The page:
Some have opined recently – in forums, at any rate – that the concept album is dead. This rather bizarre pronouncement is typically preceded by a question, something along the lines of “What was the last concept album you heard?” and expounded upon by a legion of adolescent rockists talking about The Wall, and why no one makes albums like The Wall anymore, and about how this is somehow indicative of the general death of music at the hands of those awful soulless pop stars.
The problem here is that every one of these people expects their concept albums to sound exactly like The Wall: dreary, overly grandiose, weighted down with its Very Important Conceptualizations and dripping with self-indulgent notions of Art, notions that are seemingly inextricably tied with bluesy guitar solos and radio singles. Thus, when an album like The Monitor, or Hospice, or good kid m.A.A.d. city comes along, their status as being a “concept album” is dismissed in these circles as they’re “too noisy”, or “too indie”, or “hip hop”. The kids wearing t-shirts of their parent’s generation will never accept them because they didn’t live through the 1970s or they’re not beaten to death by Rolling Stone.
Infinite Summer is another one of those albums. Michael Lovett, along with Ash guitarist Charlotte Hatherley and Sarah Jones of Hot Chip, has put together a science fiction story that has a lot in common with the sort of mystical concepts prog bands used to drown their albums in during the latter half of the 1970s. The sun has grown to the size of a red giant, and the destruction of the world is imminent. Half of the world, a sweltering urban jungle, has decided to give up and embrace the destruction; the other half believes that there’s still something worth fighting for and wants to figure out how to rebuild civilization into something lasting. In true Matrix-style fashion, both sides have time to throw a gigantic rave.
The dismissal invariably occurs here because of the fact that this is a concept album built around synths, processed guitars, smooth vocals, and the legacy of Daft Punk. It’s a relentlessly moving Europop-style album, and its disco bona fides mean it’ll never be accepted by the rockists as being a “true” concept album. Granted, the idea kind of falls apart when everyone starts dancing despite the impending doom of the human species, but at the same time it works, given that it seems like the sort of thing the human race would do in it’s hour of destruction. The tracks also get a bit same-y for something so conceptual, but there’s always something you can hang your hat on for the next listen, so each spin of the record brings you deeper into its folds. That there are a lot folds here is testament to the trio creating it; it’s at once sweaty, romantic, and stylishly aloof, and in the place where these three meet is a great big heart beating for all of us.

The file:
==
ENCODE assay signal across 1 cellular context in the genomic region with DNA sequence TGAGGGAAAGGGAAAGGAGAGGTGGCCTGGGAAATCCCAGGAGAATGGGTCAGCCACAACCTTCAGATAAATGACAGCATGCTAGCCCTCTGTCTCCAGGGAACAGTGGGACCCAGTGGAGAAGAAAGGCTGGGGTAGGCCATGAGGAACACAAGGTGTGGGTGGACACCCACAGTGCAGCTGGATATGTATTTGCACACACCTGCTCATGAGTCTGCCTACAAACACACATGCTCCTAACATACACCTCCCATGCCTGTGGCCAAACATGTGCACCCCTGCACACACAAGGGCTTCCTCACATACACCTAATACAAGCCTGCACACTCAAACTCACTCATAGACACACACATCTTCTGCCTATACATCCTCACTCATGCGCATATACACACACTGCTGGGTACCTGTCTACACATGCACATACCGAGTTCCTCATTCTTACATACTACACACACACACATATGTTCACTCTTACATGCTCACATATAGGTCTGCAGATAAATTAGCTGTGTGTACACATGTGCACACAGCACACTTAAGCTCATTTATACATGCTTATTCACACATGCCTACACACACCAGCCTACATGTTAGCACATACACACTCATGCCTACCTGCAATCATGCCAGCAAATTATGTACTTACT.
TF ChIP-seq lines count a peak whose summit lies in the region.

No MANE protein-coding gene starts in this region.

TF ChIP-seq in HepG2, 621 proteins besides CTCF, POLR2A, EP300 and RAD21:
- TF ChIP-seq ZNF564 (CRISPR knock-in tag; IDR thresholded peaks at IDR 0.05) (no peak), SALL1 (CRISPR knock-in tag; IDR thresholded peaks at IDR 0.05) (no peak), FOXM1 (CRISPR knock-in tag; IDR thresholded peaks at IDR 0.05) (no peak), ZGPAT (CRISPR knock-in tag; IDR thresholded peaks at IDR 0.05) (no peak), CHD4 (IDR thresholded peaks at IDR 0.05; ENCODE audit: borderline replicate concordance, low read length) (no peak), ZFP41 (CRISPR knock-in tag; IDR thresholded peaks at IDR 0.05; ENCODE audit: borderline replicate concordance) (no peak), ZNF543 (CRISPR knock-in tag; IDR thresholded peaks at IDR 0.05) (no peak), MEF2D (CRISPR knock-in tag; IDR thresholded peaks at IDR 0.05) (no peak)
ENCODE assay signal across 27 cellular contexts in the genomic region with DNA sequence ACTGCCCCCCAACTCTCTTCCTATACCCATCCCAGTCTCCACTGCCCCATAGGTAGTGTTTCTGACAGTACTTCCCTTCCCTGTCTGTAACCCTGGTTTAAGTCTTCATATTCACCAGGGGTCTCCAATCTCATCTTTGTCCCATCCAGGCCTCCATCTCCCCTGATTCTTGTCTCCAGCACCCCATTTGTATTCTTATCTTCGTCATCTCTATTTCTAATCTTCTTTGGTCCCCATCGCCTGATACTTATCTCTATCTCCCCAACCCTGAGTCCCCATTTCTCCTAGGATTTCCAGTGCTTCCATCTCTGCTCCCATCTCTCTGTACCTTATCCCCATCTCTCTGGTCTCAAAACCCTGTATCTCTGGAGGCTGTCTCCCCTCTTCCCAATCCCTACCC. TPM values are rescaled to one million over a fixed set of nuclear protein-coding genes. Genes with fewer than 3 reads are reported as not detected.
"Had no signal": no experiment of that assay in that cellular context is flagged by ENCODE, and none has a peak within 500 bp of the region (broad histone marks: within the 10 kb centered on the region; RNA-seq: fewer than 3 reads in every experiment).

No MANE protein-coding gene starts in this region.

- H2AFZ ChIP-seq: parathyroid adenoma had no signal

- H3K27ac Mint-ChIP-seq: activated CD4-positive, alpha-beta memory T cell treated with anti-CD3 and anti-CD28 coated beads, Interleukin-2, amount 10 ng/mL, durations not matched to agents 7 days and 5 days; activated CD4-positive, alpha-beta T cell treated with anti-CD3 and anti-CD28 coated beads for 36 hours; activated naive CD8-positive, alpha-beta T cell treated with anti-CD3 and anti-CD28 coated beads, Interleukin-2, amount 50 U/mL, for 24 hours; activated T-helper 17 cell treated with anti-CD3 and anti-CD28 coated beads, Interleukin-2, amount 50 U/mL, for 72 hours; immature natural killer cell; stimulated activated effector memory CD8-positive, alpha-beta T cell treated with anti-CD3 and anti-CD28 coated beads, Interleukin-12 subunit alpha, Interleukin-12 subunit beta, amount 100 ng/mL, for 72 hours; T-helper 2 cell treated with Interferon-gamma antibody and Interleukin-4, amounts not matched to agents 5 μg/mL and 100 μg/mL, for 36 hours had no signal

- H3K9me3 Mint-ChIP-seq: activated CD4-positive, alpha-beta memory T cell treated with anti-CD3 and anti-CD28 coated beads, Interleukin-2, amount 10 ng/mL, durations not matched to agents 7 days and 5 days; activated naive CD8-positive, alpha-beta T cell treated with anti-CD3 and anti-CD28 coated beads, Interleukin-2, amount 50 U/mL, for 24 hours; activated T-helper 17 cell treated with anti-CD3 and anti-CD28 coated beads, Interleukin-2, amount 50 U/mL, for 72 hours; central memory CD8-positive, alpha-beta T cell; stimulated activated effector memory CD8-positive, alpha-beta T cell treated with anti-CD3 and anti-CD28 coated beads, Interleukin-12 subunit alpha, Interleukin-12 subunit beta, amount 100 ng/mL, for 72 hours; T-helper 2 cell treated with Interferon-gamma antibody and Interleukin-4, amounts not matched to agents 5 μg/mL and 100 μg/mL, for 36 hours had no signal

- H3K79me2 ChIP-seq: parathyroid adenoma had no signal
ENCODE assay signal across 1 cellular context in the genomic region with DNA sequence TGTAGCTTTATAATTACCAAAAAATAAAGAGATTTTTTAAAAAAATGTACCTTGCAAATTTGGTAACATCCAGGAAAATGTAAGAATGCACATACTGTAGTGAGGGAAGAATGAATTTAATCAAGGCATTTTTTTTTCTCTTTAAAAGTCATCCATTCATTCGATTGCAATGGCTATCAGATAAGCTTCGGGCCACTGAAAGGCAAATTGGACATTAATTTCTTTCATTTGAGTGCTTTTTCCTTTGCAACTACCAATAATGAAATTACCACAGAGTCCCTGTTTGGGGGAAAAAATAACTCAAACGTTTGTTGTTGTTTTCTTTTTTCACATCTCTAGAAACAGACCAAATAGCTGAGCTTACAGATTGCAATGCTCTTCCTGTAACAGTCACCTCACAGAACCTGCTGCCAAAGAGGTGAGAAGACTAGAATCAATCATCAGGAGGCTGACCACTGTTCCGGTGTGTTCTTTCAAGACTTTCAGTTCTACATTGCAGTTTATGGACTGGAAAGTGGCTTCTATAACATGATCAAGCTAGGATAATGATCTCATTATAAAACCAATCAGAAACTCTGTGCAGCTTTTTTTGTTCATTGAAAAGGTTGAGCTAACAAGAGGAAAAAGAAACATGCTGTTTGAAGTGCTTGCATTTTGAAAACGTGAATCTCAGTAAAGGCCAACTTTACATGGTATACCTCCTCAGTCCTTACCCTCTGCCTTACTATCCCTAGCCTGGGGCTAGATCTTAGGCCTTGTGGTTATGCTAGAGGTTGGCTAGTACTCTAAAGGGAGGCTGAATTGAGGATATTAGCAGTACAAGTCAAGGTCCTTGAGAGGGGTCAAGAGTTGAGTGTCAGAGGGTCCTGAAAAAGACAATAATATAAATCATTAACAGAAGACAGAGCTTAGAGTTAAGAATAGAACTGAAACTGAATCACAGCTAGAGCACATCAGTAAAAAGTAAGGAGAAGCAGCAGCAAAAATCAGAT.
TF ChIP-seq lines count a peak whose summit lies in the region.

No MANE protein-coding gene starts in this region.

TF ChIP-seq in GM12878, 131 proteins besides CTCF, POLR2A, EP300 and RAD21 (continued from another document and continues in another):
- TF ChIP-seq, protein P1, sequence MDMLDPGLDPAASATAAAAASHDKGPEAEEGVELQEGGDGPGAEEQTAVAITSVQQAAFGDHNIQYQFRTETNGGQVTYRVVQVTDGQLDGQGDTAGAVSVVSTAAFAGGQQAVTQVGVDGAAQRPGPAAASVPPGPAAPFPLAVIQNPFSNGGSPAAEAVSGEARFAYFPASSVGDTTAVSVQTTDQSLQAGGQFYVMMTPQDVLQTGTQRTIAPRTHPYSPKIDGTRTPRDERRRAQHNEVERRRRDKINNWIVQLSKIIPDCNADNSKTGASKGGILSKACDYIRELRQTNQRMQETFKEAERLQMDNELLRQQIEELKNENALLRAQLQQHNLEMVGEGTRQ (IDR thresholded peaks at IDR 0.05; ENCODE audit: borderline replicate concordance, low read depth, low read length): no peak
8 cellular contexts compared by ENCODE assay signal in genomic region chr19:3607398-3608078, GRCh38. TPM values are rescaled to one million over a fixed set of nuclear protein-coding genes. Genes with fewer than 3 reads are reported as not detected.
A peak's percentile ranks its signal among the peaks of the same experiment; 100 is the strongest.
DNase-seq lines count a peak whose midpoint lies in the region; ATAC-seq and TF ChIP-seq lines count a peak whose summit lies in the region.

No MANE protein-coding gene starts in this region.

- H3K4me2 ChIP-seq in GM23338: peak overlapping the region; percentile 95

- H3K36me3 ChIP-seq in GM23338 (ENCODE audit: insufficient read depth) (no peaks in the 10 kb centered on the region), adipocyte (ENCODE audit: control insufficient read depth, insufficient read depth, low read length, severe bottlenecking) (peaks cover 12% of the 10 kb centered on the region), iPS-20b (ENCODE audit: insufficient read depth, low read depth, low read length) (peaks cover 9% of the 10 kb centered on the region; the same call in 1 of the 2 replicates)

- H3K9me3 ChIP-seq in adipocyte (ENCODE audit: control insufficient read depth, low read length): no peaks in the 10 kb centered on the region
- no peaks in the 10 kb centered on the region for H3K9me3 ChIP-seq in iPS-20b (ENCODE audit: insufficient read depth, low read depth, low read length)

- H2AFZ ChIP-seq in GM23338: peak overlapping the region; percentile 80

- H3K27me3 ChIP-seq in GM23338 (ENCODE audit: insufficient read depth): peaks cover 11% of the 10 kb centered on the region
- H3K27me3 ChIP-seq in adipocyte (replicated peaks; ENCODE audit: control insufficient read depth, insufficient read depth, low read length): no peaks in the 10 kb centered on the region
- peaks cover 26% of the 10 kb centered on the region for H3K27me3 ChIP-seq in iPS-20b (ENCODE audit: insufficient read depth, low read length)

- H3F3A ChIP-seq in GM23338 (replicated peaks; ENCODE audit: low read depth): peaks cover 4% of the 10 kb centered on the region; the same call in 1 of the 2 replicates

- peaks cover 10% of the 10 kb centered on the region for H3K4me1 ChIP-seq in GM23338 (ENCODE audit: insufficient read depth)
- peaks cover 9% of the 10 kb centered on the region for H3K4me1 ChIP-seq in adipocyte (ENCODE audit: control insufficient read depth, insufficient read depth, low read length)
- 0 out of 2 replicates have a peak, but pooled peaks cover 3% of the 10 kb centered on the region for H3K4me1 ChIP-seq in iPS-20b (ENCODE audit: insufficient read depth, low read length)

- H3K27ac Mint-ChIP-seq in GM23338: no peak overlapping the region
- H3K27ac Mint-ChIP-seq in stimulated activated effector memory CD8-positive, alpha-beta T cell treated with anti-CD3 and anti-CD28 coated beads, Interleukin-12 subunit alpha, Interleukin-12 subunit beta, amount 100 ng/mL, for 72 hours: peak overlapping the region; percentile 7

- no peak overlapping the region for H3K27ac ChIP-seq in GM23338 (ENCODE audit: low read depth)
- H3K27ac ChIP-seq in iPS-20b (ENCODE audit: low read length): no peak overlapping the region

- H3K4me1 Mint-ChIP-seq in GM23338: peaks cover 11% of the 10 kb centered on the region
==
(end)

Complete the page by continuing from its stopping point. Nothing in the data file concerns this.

Not every concept album needs to sound like The Wall, and Infinite Summer is infinite proof as to why.
Daft Punk – “Random Access Memories”Standard
Random Access Memories has become something of a divisive thing on certain online communities. There are many long-time Daft Punk fans who were salivating over a return to their Discovery glory days, and were loudly annoyed when they discovered through their leaked pirate links that the French duo had traded in big house tracks for a smoother, more chilled-out disco sound. Others, naturally, were very much turned on by these sounds, and with good reason: the album is likely the best disco album in years. There’s more than a whiff of California highway, Steely Dan-level breeziness surrounding the more upbeat tracks, such as the singles “Get Lucky” and “Instant Crush”. This love letter to the glory of the pre-punk era is still filtered through some essential Daft Punk synth-work; “Contact”, the closer, features a signature arpeggio riff repeated into infinity, with squalling support work revving things up to a Formula One-style racing speed. The drums, however, are much more organic, and that’s the point to Random Access Memories – at long last, eight years later, Daft Punk are finally human after all.
This turn towards the organic comes at a price, and those are the slower tracks on the album. “The Game Of Love” is at least erotic, like a Seventies sex jam with a vocoder, but “Within” and “Touch” both strive for some sort of artistic statement and fail to rouse even an ounce of such energy. They succeed on that level with “Giorgio By Moroder”, a nine-minute ode to the European disco era that arouses nostalgia I didn’t even really know existed, through an odd, captivating spoken word segment. As a revivalist album, it succeeds on multiple levels; since the modern music scene is hungry for reinvention of their parent’s sounds, expect these tracks to gain some real traction on both internet and terrestrial radio. Whether this is a “Daft Punk” album is up to the individual, but regardless of who made it, or why, it succeeds on its own shuffling merits.
FINAL MARK: A